Adrienne is a certified dog trainer, behavior consultant, former veterinarian assistant, and author of "Brain Training for Dogs."
The Importance of Fading Food Lures in Dog Training
Wondering how to fade the food lure in dog training? If you have followed the steps on how to train your dog to lie down using luring, you may now be wondering what's the next step. One thing is for sure: you don't want to be stuck designing an imaginary "L" for the rest of your dog's life, and most of all, you don't want to have a dog who obeys only if you dangle food in his face! To avoid dealing with a case of bribery where we are telling our dogs "I will give you this treat, if you do perform this behavior" it's important to fade the treat out, so the day you forget to use a treat your smart dog won't be thinking: "I don't see the treat, so I won't do that!"
Well... actually I think there are chances most dogs don't really think in that "show me the money" way, it could be more simply that the dog has learned that training is just a matter of passively following a treat, sort of like a child learns to passively "swim" depending on floaties. Take those floaties away and the child may sink, take away the lure and your dog's training may sink as your dog does not know what to do. Just as flotation devices, food lures may cause dogs to develop a dependence on them as they have become an integral part of the cue. So if your dog believes that a cookie in your hand is the cue to perform a behavior there's good news: you can effectively fade lures by following some steps.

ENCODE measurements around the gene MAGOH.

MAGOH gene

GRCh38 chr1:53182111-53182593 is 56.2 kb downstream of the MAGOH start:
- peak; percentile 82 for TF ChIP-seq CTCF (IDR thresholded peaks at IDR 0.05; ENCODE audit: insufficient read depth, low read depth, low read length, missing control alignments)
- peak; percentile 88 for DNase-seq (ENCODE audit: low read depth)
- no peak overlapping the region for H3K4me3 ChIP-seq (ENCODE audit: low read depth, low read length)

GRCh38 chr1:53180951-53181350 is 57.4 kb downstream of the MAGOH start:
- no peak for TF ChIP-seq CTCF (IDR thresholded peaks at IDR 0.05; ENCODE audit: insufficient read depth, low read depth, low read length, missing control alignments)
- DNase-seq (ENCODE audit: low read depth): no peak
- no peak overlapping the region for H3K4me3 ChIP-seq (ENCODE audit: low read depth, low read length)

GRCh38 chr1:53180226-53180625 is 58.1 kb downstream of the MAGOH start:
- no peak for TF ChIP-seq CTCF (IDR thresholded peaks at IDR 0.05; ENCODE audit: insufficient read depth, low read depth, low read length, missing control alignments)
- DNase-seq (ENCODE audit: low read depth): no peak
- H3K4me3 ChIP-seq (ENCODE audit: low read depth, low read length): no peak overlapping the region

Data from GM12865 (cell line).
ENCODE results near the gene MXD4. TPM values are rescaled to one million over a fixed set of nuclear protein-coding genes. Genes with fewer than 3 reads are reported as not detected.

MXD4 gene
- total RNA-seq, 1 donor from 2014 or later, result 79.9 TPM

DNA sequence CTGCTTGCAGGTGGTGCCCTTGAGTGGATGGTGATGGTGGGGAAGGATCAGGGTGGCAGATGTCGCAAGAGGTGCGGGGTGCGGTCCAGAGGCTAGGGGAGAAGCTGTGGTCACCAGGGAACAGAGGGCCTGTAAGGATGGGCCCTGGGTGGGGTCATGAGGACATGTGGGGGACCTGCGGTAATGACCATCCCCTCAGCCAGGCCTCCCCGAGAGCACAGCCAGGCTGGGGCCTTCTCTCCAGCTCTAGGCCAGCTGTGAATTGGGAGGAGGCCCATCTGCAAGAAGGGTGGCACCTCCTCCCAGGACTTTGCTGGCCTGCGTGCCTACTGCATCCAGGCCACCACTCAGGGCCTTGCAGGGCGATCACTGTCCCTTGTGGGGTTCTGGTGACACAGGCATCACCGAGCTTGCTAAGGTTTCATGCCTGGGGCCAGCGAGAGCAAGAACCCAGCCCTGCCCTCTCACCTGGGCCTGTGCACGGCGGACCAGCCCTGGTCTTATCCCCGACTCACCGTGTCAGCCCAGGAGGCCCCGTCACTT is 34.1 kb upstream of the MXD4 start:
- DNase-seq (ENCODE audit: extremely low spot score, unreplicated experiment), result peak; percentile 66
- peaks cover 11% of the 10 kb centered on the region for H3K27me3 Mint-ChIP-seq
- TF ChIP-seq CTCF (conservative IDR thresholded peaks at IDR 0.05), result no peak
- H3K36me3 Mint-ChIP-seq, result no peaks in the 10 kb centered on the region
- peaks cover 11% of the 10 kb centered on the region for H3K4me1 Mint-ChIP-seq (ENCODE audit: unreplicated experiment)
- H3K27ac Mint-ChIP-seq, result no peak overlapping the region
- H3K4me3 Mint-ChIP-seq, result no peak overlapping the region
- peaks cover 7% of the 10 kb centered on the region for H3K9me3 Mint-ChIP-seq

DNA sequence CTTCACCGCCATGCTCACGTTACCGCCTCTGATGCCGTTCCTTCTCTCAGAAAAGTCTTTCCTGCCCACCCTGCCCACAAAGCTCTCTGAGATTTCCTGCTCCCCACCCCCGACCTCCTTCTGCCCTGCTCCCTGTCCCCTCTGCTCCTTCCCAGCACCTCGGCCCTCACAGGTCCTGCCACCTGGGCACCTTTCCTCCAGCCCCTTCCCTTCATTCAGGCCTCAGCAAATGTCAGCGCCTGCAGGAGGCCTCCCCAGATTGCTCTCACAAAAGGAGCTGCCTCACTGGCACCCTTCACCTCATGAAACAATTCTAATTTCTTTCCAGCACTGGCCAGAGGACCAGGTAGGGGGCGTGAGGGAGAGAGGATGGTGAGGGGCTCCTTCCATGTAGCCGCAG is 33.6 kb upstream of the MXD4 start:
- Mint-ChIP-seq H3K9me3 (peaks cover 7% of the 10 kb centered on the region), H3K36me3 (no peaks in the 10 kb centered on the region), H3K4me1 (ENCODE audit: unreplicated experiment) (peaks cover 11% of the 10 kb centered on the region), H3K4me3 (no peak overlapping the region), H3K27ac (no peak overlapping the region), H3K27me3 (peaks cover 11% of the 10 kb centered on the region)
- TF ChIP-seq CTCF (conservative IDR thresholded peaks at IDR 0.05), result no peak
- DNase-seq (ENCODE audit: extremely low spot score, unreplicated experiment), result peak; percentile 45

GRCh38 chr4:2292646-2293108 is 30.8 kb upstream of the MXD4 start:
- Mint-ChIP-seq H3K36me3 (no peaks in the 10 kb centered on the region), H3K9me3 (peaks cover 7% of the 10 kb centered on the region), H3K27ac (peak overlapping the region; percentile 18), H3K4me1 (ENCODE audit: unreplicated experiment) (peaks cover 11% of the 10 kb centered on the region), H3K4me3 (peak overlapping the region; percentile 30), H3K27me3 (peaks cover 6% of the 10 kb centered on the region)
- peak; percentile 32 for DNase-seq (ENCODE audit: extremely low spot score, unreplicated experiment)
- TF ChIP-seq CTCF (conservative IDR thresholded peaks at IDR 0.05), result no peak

Explaining the process to a client
Luring works very well during the acquisition stage, that is, when your dog is learning. Indeed, it works very quickly and gives the owner satisfaction because of the fast results. This method is therefore highly reinforcing to both dog owners and dogs. However, there is a downfall: you must soon work on fading the lure otherwise your dog will fail to learn that the treat is contingent on performing the behavior.
Fading lures is often not emphasized much in training; indeed, not many books discuss it and I once stumbled on a class that was graduating from basic obedience and dog owners were still using food lures, boo! But as mentioned, there are fortunately some strategies to make you and your dog less reliant on them. Just keep in mind that the longer your dog has relied on lures, the longer it will take to fade them, so it's quite normal to meet some bumps along the way. Here are some tips.
- Plan on Fading Early
The word "to fade" means to "gradually faint and eventually disappear." Problems with food lures mostly start when they are used for too long, causing a dog to rely on them too much. The secret is therefore to use food lures to a bare minimum. This means, make a plan of fading them as soon as possible. Some trainers suggest fading the food lures as early as the third time; however, in some cases, a little more won't typically do too much harm as long as you don't overdo it. Ideally, Ian Dunbar suggests using food lures no more than in half a dozen attempts.
- Remove the Food From Sight
So in the case of training a dog to lie down by following the imaginary "L" courtesy of a tasty treat, it's time to fade out the tasty treat. This can be done gradually by still drawing the imaginary ''L" but removing the treat from sight. So technically, this means that you will be drawing the imaginary "L" with an imaginary cookie. Then, once your dog lies down, you would praise your dog and reward, but this time.....with a treat from your other hand.